Very High Activity
0.0
 
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Rascal MPL

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  Analyzed 4 months ago

Rascal is a domain specific language for source code analysis and manipulation a.k.a. meta-programming. It is currently being developed and tested at CWI. No formal release has been made yet, but there are alpha quality previews available.

403K lines of code

14 current contributors

5 months since last commit

5 users on Open Hub

Activity Not Available
5.0
 
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Charm++

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  Analyzed 5 months ago

A portable adaptive runtime system for parallel applications. Application developers create an object-based decomposition of the problem of interest, and the runtime system manages issues of communication, mapping, load balancing, fault tolerance, and more. Sequential code implementing the ... [More] methods of these parallel objects is written in C++. Calls to libraries in C++, C, and Fortran are common and straightforward. Charm++ is portable across individual workstations, clusters, accelerators (Cell SPEs, GPUs), and supercomputers such as those sold by IBM (Blue Gene, POWER) and Cray (XT3/4/5/6 and XE6). Applications based on Charm++ are used on at least 5 of the 20 most powerful computers in the world. [Less]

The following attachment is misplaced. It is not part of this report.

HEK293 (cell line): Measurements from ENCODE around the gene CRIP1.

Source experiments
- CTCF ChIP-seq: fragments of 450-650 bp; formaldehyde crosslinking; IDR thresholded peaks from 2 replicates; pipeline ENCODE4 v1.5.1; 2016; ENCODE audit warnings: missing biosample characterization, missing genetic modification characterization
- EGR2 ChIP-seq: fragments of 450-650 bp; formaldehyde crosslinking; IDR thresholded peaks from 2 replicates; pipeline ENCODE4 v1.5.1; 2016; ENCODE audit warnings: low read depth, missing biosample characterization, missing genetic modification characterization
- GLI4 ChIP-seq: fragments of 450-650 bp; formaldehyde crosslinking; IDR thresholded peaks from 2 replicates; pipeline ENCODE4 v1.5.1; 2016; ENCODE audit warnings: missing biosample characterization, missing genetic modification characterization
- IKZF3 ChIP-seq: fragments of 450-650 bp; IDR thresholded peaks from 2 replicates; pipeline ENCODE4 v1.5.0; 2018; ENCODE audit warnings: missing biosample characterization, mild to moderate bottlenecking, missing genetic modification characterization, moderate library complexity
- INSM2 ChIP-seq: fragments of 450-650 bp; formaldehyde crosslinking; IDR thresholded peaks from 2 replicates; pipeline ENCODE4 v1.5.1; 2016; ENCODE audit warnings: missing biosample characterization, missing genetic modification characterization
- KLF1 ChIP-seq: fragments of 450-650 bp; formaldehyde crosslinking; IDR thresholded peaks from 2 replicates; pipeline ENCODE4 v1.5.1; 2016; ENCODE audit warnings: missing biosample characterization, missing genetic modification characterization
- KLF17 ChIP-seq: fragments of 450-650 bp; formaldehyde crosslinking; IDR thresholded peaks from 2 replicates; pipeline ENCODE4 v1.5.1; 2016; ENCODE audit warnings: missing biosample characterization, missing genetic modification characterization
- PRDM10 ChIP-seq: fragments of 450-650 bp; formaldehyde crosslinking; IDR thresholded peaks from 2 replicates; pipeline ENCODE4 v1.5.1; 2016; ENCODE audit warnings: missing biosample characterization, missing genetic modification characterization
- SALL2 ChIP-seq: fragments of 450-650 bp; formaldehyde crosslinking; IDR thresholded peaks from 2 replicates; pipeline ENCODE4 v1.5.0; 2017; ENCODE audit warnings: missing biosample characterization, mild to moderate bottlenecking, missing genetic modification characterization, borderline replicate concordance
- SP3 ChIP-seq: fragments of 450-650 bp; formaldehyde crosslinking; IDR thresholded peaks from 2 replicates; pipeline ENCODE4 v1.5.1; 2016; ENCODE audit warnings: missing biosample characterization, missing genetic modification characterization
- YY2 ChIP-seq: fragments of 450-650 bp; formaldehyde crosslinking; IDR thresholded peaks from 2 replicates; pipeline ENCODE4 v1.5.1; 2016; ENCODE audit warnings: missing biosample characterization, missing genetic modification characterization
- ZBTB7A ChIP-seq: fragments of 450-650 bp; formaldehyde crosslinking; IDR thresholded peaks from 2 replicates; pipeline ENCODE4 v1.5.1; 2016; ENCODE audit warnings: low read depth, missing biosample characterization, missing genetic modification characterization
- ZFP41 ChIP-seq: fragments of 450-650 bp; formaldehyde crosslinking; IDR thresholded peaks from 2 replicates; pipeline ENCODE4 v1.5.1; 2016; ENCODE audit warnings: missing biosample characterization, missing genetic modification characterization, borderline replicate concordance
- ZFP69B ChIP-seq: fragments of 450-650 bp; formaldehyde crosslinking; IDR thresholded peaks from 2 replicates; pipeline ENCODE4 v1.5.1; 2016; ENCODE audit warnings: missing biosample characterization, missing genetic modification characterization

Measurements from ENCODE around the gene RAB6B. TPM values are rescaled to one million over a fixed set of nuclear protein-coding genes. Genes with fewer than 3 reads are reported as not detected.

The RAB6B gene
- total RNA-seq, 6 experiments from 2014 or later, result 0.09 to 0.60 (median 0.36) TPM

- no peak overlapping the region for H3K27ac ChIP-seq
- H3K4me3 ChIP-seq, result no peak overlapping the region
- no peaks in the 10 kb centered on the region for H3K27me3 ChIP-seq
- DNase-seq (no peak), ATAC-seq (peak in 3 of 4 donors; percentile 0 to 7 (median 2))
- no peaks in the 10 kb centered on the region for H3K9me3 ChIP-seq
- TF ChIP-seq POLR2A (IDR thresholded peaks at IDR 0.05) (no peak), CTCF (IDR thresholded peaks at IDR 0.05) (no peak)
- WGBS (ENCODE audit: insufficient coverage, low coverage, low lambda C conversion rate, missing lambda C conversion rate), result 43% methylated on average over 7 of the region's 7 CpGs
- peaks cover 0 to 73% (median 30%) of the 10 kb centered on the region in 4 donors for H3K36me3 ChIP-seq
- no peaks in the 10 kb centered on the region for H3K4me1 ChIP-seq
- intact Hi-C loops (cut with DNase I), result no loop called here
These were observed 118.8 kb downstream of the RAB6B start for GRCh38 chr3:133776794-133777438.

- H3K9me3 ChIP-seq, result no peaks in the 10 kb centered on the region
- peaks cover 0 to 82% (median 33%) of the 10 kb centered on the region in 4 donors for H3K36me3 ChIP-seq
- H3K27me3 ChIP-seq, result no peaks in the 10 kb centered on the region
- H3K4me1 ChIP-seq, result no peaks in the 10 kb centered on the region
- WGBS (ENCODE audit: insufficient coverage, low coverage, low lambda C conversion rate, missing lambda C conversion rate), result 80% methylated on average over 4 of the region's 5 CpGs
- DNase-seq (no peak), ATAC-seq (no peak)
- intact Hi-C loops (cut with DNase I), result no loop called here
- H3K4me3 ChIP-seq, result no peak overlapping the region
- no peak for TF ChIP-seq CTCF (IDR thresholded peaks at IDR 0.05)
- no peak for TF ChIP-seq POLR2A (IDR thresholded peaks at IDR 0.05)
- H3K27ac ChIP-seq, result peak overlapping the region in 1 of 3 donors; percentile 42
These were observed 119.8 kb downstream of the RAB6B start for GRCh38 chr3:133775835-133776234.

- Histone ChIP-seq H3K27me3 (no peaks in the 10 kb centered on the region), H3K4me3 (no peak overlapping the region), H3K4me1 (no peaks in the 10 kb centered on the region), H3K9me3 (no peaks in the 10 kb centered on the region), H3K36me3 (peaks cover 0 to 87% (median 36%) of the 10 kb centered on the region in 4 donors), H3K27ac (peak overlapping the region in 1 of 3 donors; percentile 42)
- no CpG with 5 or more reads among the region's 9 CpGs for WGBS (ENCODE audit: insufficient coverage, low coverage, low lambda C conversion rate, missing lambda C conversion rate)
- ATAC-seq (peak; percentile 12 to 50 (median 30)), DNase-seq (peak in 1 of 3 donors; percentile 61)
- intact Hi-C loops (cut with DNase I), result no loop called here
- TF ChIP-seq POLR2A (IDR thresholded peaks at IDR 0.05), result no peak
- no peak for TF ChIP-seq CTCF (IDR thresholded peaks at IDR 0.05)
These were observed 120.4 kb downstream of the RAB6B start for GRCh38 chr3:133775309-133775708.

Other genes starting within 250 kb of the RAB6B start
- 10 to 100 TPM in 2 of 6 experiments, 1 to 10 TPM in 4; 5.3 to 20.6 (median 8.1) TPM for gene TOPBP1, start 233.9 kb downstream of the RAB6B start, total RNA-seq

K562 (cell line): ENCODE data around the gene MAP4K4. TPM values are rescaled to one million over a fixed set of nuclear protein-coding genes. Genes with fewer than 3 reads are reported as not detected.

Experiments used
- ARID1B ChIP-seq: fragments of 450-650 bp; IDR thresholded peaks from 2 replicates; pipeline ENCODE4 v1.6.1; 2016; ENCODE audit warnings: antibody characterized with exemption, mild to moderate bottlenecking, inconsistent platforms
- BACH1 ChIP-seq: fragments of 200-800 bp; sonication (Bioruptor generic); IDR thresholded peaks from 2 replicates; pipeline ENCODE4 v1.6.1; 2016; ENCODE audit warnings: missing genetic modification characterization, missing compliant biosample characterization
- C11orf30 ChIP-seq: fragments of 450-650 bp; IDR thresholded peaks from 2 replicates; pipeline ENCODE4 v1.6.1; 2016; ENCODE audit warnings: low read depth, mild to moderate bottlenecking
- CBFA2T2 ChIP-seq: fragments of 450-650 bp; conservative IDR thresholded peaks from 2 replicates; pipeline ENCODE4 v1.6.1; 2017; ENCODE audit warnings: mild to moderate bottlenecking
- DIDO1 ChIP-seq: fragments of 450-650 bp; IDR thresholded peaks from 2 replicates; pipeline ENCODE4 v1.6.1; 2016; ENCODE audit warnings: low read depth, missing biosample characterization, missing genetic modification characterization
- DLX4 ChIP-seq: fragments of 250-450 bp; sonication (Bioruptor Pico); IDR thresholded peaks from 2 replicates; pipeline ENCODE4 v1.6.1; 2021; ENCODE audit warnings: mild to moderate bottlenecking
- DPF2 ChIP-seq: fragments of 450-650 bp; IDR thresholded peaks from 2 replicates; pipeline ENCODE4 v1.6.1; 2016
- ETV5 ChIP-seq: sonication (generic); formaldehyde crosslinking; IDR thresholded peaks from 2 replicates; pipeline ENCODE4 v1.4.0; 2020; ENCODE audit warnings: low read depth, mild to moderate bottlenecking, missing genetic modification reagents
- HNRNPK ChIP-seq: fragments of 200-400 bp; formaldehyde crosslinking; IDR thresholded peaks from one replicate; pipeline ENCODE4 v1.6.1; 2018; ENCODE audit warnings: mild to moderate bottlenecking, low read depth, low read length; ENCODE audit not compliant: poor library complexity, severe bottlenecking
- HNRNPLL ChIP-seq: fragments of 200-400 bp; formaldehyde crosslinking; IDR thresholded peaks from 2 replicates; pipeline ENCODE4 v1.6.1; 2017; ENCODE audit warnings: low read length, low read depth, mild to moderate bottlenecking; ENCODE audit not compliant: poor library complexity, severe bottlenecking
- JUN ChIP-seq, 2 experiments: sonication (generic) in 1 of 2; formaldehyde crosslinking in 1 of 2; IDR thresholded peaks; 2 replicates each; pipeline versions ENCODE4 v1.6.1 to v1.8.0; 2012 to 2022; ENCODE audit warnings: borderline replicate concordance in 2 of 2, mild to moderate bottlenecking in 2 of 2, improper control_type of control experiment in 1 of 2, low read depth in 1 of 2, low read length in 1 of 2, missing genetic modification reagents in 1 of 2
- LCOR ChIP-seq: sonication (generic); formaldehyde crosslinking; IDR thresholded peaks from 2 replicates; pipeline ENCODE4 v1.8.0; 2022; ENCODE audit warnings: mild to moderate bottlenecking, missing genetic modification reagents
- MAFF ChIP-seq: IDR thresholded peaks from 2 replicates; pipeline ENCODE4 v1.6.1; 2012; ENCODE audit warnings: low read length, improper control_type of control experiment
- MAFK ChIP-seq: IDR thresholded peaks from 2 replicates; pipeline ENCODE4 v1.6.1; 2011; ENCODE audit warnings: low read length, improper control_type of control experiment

617K lines of code

28 current contributors

5 months since last commit

3 users on Open Hub

Activity Not Available
0.0
 
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PyvaScript

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  Analyzed 5 months ago

A simpler and more readable JavaScript syntax inspired by Python. Removes JavaScript's annoying bug sources: forgotten "var", semicolons, etc. Uses indentation and has multi-line lambdas.

3.77K lines of code

0 current contributors

over 2 years since last commit

1 users on Open Hub

Activity Not Available
0.0
 
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geeny

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  Analyzed 5 months ago

Geeny is a scriptable game engine with built-in support for 2D, 3D graphics and sound. The scripting language is object oriented, high performance is attainable by using vector and array operations. Win32/Linux C++.

68.3K lines of code

0 current contributors

almost 11 years since last commit

1 users on Open Hub

Activity Not Available